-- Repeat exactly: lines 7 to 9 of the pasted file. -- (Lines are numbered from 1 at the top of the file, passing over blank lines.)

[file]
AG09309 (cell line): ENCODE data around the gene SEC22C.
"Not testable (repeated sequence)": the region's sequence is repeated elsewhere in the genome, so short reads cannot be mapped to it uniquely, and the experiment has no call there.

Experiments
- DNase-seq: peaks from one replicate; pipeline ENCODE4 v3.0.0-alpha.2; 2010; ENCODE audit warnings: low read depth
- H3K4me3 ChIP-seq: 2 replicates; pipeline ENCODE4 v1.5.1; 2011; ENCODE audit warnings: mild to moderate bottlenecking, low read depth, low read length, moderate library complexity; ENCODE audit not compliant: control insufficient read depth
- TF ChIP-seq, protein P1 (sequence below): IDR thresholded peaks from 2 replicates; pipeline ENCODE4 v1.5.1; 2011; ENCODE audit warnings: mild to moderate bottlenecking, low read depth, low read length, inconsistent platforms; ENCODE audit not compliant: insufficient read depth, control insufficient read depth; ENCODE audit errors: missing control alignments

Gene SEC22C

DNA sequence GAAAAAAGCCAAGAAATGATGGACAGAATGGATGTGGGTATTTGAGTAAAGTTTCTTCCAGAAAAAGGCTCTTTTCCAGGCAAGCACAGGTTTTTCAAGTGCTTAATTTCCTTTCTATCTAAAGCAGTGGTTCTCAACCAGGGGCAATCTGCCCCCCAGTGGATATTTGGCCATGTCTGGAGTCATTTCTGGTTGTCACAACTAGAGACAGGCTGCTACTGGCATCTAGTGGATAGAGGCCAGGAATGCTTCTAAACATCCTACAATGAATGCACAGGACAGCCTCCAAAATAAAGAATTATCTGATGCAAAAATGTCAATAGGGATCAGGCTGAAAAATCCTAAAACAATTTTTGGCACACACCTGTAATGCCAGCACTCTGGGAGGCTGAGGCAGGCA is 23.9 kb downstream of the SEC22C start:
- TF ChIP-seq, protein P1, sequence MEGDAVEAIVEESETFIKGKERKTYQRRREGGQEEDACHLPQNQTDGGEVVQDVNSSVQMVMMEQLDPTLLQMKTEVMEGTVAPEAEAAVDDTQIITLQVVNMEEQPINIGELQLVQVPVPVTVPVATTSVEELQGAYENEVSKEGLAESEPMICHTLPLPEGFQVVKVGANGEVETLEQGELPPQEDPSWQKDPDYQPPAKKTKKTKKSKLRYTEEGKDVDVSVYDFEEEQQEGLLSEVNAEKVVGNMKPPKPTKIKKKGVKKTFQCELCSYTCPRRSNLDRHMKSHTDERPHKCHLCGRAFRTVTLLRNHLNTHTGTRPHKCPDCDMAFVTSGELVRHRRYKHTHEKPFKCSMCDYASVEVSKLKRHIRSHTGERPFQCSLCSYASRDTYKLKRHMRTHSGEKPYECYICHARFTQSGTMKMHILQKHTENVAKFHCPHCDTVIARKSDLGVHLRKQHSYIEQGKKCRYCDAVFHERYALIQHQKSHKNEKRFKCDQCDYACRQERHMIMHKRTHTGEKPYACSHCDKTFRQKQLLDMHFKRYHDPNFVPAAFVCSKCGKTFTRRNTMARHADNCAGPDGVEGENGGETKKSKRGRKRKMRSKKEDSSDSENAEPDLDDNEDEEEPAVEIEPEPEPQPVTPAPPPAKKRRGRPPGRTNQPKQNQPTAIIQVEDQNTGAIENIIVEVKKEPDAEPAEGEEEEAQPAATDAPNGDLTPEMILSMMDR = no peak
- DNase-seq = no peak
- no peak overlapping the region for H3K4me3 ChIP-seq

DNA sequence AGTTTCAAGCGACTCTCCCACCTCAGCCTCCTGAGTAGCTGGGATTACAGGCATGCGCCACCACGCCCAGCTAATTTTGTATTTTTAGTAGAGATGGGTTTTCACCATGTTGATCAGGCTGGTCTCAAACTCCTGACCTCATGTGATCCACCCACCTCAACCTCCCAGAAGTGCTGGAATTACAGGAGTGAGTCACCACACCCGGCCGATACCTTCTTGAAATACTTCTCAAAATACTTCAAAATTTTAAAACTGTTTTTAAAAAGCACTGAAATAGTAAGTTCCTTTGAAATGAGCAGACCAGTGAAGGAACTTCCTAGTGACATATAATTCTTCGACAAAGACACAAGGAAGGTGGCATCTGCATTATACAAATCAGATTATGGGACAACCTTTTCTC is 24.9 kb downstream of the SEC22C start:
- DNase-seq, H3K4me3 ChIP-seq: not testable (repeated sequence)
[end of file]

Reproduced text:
Gene SEC22C

DNA sequence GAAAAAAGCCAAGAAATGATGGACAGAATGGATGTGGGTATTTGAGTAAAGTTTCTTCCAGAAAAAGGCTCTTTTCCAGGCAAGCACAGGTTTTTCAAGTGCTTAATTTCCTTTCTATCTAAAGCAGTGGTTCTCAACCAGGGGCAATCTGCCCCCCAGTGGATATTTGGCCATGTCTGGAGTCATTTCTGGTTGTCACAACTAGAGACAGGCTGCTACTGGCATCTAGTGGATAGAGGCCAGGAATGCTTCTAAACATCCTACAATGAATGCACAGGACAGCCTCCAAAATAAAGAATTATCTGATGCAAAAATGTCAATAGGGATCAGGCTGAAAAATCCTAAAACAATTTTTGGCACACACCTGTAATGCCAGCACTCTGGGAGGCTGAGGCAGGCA is 23.9 kb downstream of the SEC22C start:
- TF ChIP-seq, protein P1, sequence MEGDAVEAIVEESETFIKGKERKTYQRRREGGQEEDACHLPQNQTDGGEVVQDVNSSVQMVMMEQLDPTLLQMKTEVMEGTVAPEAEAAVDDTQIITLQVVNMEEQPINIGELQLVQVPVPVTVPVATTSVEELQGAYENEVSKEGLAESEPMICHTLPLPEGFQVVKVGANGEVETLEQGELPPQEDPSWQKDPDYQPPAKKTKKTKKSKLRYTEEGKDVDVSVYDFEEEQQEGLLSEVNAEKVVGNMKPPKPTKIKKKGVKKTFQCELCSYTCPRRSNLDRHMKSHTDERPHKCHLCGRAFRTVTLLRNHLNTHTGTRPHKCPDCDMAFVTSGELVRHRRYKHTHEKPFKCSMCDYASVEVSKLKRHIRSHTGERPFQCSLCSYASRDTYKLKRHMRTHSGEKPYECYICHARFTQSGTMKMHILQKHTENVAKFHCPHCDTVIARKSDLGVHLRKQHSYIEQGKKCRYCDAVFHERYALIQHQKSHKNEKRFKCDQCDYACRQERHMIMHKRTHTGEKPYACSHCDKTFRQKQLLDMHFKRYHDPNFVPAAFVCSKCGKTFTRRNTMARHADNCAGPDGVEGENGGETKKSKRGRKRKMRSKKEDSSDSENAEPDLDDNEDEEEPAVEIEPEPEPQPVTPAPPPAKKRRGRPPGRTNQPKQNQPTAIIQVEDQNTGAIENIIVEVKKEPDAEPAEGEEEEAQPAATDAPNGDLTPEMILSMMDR = no peak